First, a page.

The war in Iraq, our soldiers in the field, our diplomats in Baghdad, still one of the most violent states in the world;

The rise and rise of China;

Our comprehensive engagement with China – well before many others recognised the significance of what was unfolding before us;

The rise of India, the world’s most populous democracy, and the next global economic dynasty;

The Global Financial Crisis;

The birth of the G20 and Australia’s role within it;

The concept of an Asia Pacific community and its reflection in the new composition of the East Asian Summit;

This Australian diplomatic service of ours has been active in all these great events of the region and the world.

Always with our sleeves rolled up;

Always doing the work in the field, often difficult, sometimes bloody;

Always applying our enduring national interests to the changing international environment of the time.

From the days of Wilson’s League, through the War, the UN, the Cold War, and now the uncertain terrain of the post-Cold War era.

Where possible seeking to anticipate.

Where possible seeking to lead.

This is what I have long described as our tradition of creative middle power diplomacy.

And given our unique geo-strategic circumstances, the only course for Australia:

  • Some 22 million people occupying a vast continent of 7.7 million square kilometres;
  • A maritime zone of 8.1 million square kilometres (the third largest in the world); and
  • Defending 37,000 kilometres of coastline on the mainland.

Australia is a middle power with global interests.

But the agency uniquely charged with giving effect to these interests is this Australian Foreign Service.

All foreign policy doctrines in the world, however elegant they may be, are rendered null and void in the absence of a professional foreign service to give effect to our foreign policy in the field.

This institution should therefore be proud of its history; proud of its professionalism; proud of its achievements.

This institution should equally be confident of its future.

The Australian Foreign Service is central to the future national security interests of Australia.

The Australian Foreign Service is central to the future global and regional economic interests of Australia.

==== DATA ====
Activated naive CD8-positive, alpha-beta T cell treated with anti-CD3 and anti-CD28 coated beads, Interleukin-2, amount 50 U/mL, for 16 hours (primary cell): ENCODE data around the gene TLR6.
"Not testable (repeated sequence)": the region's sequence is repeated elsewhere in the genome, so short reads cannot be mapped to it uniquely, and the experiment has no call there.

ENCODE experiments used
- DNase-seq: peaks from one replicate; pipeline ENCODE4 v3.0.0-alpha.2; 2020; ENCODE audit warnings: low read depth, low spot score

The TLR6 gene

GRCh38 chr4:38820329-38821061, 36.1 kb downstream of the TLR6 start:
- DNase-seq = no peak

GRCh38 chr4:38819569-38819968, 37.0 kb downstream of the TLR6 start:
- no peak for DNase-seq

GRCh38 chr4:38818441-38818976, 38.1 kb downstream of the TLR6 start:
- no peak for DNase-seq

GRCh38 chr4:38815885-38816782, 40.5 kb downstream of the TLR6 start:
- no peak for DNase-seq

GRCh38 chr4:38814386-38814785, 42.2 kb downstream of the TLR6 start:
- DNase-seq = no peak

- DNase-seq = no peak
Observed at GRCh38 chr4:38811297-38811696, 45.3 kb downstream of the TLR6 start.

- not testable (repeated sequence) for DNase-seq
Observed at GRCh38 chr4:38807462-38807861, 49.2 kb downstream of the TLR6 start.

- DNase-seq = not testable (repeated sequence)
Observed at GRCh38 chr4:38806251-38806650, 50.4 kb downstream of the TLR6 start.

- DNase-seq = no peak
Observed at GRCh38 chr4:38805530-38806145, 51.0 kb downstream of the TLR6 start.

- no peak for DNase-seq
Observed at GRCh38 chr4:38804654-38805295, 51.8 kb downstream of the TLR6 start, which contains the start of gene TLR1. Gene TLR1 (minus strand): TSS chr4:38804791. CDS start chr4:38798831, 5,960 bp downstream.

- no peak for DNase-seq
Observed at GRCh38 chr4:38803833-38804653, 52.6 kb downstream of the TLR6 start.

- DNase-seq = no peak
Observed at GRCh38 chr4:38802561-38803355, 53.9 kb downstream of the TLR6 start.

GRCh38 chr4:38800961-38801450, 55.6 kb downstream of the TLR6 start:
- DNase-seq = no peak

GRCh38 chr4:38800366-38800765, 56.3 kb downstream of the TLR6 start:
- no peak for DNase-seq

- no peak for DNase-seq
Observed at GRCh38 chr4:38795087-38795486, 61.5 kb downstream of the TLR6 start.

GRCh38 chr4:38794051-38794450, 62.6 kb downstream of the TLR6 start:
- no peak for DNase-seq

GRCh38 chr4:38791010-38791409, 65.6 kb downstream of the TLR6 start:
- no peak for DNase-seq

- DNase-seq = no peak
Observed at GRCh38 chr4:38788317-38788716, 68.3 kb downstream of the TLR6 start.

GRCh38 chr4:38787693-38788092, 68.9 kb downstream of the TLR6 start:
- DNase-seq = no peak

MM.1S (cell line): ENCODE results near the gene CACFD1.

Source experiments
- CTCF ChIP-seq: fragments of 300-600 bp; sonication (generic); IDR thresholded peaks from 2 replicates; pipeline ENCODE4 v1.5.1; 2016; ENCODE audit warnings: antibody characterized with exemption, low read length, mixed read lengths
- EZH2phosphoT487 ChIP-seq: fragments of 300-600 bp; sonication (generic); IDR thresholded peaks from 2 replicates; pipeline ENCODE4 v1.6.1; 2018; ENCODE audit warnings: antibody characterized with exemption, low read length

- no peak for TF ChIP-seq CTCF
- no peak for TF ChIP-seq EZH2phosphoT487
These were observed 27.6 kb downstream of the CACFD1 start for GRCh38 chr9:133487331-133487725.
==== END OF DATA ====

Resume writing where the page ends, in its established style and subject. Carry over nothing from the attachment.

The Australian Foreign Service is central to future global environmental interests of Australia.

And of course it will continue to be fundamental to the support of Australians abroad.

Our foreign service remains Australia’s official face to the world.

And my message today, to the current members of the foreign service, is that in an increasingly multipolar world, a world in which coalitions of willing parties will be important across the international policy spectrum this Australian foreign service will become more important to the prosecution of our national interests, not less.

My message today, is that in an increasingly globalised order, on what might be called the age of globalisation of everything, this Australian foreign service will become more important to the prosecution of our national interests, not less.

This, of course, will create new challenges to the tradecraft of Australian diplomacy.

But we have risen to such challenges in the past.

And we will continue to do so in the future.

First, we will have to be even better at looking beyond the horizon to identify new threats and new opportunities as early as we can.

Why? Because the pace of change, often turbocharged by technology, is unprecedented.

Our challenge is to be ahead of the curve, not behind the curve.

Not for our intellectual delectation.

But to give us time to prepare, to engage wherever possible in preventative diplomacy, to defuse problems before they acquire critical mass, and where opportunities present, to be the first to seize them, not last, to steal a march.

Second, we will have to be increasingly nimble, flexible and imaginative in our policy response.

We will need increasingly to think outside the traditional foreign policy square.

Many of the challenges we face are unprecedented in their nature, their scale and their complexity.

Cyber security;

Food security;

Existential threats to vulnerable states in the Pacific and Indian Ocean;

Global population movements;

The adequacy of global and regional institutions to deal with the other agendas and with new and emerging power realities in the world.

We must therefore cultivate an institutional culture that embraces new ideas, that engages with the nation’s and the world’s best think tanks, with our leading universities and with both the business and NGO community.

We must be in the business of sucking in the best ideas from around the world.

And we must fully embrace divergence of views in our internal debates on the best way forward.